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$\frac{0.25}{s^2+0.5s}$

Can I use formulas for 2nd order systems in this pdf?

If not, how can I understand if this sytem is underdamped, damped, etc?

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    $\begingroup$ Welcome to Engineering.SE. Could you add some information about why you think that you can or can't do what you are asking? Also, providing more background information will be helpful to people who aren't currently studying exactly what you are studying. $\endgroup$
    – hazzey
    Commented Jun 11, 2015 at 17:58

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No, you cannot.

As you already guessed, it's very difficult to fit $$\dfrac{0.25}{s^2+0.5s}$$ into the described format $$\dfrac{\omega_n^2}{s^2+2\zeta\omega_ns+\omega_n^2}$$ There is simply no value for $\omega_n$ and $\zeta$ where this equation holds.

You probably know that transfer functions in the Laplace (s) domain have a direct relation to differential equations. I come from a mechanical engineering background, so I'll take a mechanics example. The 'second order system' you describe is a model for a basic forced mass-spring-damper: i.e., $m\ddot{x}+d\dot{x}+kx=F$. Here, a dot indicates a derivative.

Image courtesy Wikipedia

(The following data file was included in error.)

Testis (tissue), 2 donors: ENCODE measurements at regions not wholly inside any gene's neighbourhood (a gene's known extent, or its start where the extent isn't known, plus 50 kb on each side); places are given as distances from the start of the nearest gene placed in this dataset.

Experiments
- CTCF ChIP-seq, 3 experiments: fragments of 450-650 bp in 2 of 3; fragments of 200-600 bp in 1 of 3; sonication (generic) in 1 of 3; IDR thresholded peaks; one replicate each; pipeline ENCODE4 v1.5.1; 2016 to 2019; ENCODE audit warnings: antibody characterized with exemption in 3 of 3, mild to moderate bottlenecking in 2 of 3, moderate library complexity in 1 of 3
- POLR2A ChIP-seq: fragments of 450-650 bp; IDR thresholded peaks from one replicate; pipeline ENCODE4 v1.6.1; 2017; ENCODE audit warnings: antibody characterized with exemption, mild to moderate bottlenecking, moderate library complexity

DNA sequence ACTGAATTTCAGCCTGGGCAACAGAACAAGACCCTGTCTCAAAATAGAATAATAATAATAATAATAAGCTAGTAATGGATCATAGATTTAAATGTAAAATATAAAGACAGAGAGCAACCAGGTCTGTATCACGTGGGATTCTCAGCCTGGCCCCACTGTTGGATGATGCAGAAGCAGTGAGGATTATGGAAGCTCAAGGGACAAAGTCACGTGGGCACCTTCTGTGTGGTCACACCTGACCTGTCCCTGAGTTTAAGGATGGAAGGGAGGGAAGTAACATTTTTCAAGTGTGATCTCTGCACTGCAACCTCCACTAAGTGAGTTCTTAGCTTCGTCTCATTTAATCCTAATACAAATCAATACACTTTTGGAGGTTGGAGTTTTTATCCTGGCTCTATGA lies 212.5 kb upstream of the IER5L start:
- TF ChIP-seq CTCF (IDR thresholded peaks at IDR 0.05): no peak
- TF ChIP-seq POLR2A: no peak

Image courtesy Wikipedia. I use $d=B$, since $d$ stands for damper (not sure why anyone would use $B$).

We can take the Laplace transform easily, knowing that a derivative corresponds to a multiplication with $s$. $$mX(s)s^2+dX(s)s+kX(s)=F(s)$$ or, rearranging to get the transfer function $$\dfrac{X(s)}{F(s)}=\dfrac{1}{ms^2+ds+k}$$ Hey, look at that! That's our second order system, but now a physical interpretation.

Now, how is your transfer function different? It has $k=0$! In other words, it does not have a spring, just a damper and a force! You can now easily see that this thing will never oscillate when given a step response - so a natural frequency $w_n$ is silly to describe.

We can translate this mass/spring/damper idea to an inductor (mass), resistor (damper) capacitor (spring) -problem (assuming a circuit in series). Just imagine this circuit without a capacitor - it will not oscillate!

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  • $\begingroup$ To add to what was already said, looking at the numerator you would have $\omega_n^2 = 0.25$ and at the denominator $\omega_n^2 = 0$ so you can see what the problem is... $\endgroup$
    – am304
    Commented Jun 12, 2015 at 8:45
  • $\begingroup$ @am304 I thought that was so obvious that I just said 'There is simply no value...' $\endgroup$
    – Sanchises
    Commented Jun 12, 2015 at 10:25
  • $\begingroup$ yes my comment was more for the OP's benefit $\endgroup$
    – am304
    Commented Jun 12, 2015 at 11:18
  • $\begingroup$ The systems can also be seen as a first order system multiplied with an integrator. For example, the velocity of a DC motor can be written as a first order transfer function and by multiplying it with an integrator you have a transfer function which describes the position. $\endgroup$ Commented Nov 3, 2016 at 21:59
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You can initially consider the system to be $$\frac{\frac{0.25}{\epsilon}\epsilon}{s^2+0.5s+\epsilon}$$

This gives $\omega =\sqrt{\epsilon }$ and $\zeta =\frac{0.25}{\sqrt{\epsilon }}$.

In the limit $\epsilon \to 0$, $\omega \to 0$ and $\zeta \to \infty$. From the latter we conclude that it is damped to the hilt.

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